Azure Insights: Functions vs. Lambda; VM images; DevOps hosted agents; Key Vault access

April 25 2021

Azure pros discuss the difference between Azure Functions and AWS Lambda, VM images, DevOps hosted agents, and Key Vault access.

Comparing Azure Functions and AWS Lambda

Vidya, writing on WhizLabs, wondered about the Azure equivalent of AWS Lambda. The Lambda code execution platform serves to reduce the scope of containerization and is used to execute multiple Amazon Machine instances. Vidya argues that Azure Automation is a rough equivalent together with Azure Functions.

Both Functions and Lambda support Node.js, Python and C#, while Functions offers PHP and F# and Lambda provides Python and Java. Vidya explained the difference in hosting plans, configuration, extensibility, and programming. In contrast to Lambda, Functions supports input/output binding, HTTP functions out of the box, automatic package restore and supports five more languages than Lambda, but Lambda offers features like multiple trigger sources and deep integration with other services.

Building VM images

Aidan Finn discussed how users can build Azure VM images with Packer and Azure Files. Users commonly need rapidly deployable VM images, such as for a Citrix or Windows Virtual Desktop worker pool. While some choose Marketplace images, a classic alternative is to build a golden image and install. Currently, Azure Image Builder remains merely a preview and can fail often due to complexity.

Instead, users can turn to Packer, a free tool from Hashicorp. Users can develop VM images for a variety of different platforms, including Azure ARM. He wrote:

I wanted to build a golden image, a template, for a Citrix worker pool, running in Azure and managed by Citrix Cloud. The build needs to be monthly, receiving the latest Windows Updates and application upgrades. The solution should be independent of the network and not require any file servers… I put the application packages into Azure Files. Each installation is wrapped in a simple PowerShell script. That means I can enable a PowerShell provisioner to run multiple scripts.

Pulling public IP addresses for Azure DevOps hosted agents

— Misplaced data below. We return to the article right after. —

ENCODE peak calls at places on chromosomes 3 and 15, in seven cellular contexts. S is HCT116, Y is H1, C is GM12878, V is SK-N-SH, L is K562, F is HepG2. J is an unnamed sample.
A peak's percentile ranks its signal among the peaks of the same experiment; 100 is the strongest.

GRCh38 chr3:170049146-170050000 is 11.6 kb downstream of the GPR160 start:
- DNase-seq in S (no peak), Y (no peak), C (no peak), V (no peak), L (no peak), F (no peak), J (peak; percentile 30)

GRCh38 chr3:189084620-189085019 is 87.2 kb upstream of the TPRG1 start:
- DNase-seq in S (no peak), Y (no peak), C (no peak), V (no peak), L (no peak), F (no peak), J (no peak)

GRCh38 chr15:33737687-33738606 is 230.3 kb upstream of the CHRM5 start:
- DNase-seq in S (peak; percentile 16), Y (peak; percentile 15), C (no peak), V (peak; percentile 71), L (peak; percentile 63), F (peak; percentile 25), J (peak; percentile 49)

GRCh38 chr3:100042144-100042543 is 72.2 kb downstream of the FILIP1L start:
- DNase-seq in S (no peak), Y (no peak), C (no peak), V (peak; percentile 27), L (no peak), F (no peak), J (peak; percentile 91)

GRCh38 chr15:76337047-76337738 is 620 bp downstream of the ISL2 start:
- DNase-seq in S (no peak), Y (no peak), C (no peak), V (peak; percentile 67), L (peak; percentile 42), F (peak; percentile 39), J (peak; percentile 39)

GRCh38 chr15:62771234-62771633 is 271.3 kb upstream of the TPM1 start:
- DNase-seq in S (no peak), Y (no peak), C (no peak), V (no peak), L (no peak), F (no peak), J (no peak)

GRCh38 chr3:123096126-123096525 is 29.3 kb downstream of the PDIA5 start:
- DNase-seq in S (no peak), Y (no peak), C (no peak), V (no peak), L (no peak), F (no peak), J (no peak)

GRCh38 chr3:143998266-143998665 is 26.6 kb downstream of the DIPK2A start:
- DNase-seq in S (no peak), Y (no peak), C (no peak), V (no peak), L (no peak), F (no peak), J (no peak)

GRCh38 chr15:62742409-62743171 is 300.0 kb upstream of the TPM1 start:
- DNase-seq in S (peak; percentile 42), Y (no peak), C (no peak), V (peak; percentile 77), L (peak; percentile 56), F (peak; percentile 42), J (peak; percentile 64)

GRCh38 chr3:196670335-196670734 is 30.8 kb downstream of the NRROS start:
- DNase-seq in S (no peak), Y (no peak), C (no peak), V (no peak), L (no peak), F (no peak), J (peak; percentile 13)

Thomas Thornton explained how to pull a specific public IP address for an Azure DevOps hosted agent or GitHub-hosted runner. He demoed how to pull each with bash in DevOps Pipelines and GitHub Workflows. The approaches come in handy when determining if an agent or runner requires access that is IP restricted, like an Azure Storage Account subject to network restrictions. Thornton wrote:

This sort of requirement is useful if the agent or runner requires access that currently is IP restricted, such as an Azure Storage Account with network restrictions in place – you can extract the Public IP to be used as a variable within the pipeline to temporary update a specific firewall…

Key Vault access in Kubernetes Service

Writing on Pixel Robots, Richard Hooper discussed Key Vault access for Kubernetes Service with the new AKS add-on. When working with Kubernetes and secrets, users should be aware that secrets aren't secure by default. He explained how to install the new AKS add-on to set up the store CSI driver and Key Vault.

Users need to have the AKS-preview extension installed and register the new feature. The ContainerService provider will need to re-registered to enable the feature. He wrote:

When you create an AKS cluster a Managed identity is created. This is normally called “clustername-agentpool”. You need to give this managed identity access to the key vault your secrets, keys, and certificates are stored in. To find the client ID and set the key vault access use the following. Just make sure you change the cluster resource group, cluster name and key vault name.

Lastly, once deployed users can check to see how pods access Key Vault.

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